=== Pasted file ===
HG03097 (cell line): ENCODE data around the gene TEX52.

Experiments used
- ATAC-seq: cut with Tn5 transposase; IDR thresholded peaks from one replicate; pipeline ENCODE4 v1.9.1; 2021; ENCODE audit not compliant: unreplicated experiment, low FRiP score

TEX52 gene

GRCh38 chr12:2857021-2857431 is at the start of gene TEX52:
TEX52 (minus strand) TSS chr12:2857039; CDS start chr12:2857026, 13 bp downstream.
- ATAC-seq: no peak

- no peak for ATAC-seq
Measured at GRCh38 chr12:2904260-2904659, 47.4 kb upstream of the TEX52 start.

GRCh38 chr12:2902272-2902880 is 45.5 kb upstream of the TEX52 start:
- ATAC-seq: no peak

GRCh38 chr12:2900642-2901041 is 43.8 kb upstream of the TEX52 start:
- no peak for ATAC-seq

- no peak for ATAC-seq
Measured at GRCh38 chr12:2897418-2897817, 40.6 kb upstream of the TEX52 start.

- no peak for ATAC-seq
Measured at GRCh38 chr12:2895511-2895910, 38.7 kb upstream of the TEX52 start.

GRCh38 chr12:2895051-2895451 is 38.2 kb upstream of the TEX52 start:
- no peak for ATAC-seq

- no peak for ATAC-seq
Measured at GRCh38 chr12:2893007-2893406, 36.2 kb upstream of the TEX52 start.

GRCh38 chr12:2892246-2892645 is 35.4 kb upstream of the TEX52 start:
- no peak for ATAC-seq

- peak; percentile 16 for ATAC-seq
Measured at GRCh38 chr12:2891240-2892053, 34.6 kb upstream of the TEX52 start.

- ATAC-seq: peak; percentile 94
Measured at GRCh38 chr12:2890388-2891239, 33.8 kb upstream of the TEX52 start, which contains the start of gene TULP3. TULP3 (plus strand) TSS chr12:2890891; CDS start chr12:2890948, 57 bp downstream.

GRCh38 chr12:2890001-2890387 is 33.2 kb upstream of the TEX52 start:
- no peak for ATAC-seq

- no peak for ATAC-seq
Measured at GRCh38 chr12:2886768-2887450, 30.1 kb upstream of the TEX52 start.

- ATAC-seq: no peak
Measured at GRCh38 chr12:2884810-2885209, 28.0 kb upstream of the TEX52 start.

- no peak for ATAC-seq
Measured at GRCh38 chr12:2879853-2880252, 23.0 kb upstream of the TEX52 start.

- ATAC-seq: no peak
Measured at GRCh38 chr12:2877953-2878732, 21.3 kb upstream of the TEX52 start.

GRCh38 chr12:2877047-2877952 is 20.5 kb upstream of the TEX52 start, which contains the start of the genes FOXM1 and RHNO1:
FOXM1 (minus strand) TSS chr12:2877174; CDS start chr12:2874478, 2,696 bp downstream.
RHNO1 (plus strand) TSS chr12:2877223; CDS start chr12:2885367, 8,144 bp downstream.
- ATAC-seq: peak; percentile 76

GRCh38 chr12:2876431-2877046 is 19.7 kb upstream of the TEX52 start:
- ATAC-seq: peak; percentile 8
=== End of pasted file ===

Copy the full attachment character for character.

HG03097 (cell line): ENCODE data around the gene TEX52.

Experiments used
- ATAC-seq: cut with Tn5 transposase; IDR thresholded peaks from one replicate; pipeline ENCODE4 v1.9.1; 2021; ENCODE audit not compliant: unreplicated experiment, low FRiP score

TEX52 gene

GRCh38 chr12:2857021-2857431 is at the start of gene TEX52:
TEX52 (minus strand) TSS chr12:2857039; CDS start chr12:2857026, 13 bp downstream.
- ATAC-seq: no peak

- no peak for ATAC-seq
Measured at GRCh38 chr12:2904260-2904659, 47.4 kb upstream of the TEX52 start.

GRCh38 chr12:2902272-2902880 is 45.5 kb upstream of the TEX52 start:
- ATAC-seq: no peak

GRCh38 chr12:2900642-2901041 is 43.8 kb upstream of the TEX52 start:
- no peak for ATAC-seq

- no peak for ATAC-seq
Measured at GRCh38 chr12:2897418-2897817, 40.6 kb upstream of the TEX52 start.

- no peak for ATAC-seq
Measured at GRCh38 chr12:2895511-2895910, 38.7 kb upstream of the TEX52 start.

GRCh38 chr12:2895051-2895451 is 38.2 kb upstream of the TEX52 start:
- no peak for ATAC-seq

- no peak for ATAC-seq
Measured at GRCh38 chr12:2893007-2893406, 36.2 kb upstream of the TEX52 start.

GRCh38 chr12:2892246-2892645 is 35.4 kb upstream of the TEX52 start:
- no peak for ATAC-seq

- peak; percentile 16 for ATAC-seq
Measured at GRCh38 chr12:2891240-2892053, 34.6 kb upstream of the TEX52 start.

- ATAC-seq: peak; percentile 94
Measured at GRCh38 chr12:2890388-2891239, 33.8 kb upstream of the TEX52 start, which contains the start of gene TULP3. TULP3 (plus strand) TSS chr12:2890891; CDS start chr12:2890948, 57 bp downstream.

GRCh38 chr12:2890001-2890387 is 33.2 kb upstream of the TEX52 start:
- no peak for ATAC-seq

- no peak for ATAC-seq
Measured at GRCh38 chr12:2886768-2887450, 30.1 kb upstream of the TEX52 start.

- ATAC-seq: no peak
Measured at GRCh38 chr12:2884810-2885209, 28.0 kb upstream of the TEX52 start.

- no peak for ATAC-seq
Measured at GRCh38 chr12:2879853-2880252, 23.0 kb upstream of the TEX52 start.

- ATAC-seq: no peak
Measured at GRCh38 chr12:2877953-2878732, 21.3 kb upstream of the TEX52 start.

GRCh38 chr12:2877047-2877952 is 20.5 kb upstream of the TEX52 start, which contains the start of the genes FOXM1 and RHNO1:
FOXM1 (minus strand) TSS chr12:2877174; CDS start chr12:2874478, 2,696 bp downstream.
RHNO1 (plus strand) TSS chr12:2877223; CDS start chr12:2885367, 8,144 bp downstream.
- ATAC-seq: peak; percentile 76

GRCh38 chr12:2876431-2877046 is 19.7 kb upstream of the TEX52 start:
- ATAC-seq: peak; percentile 8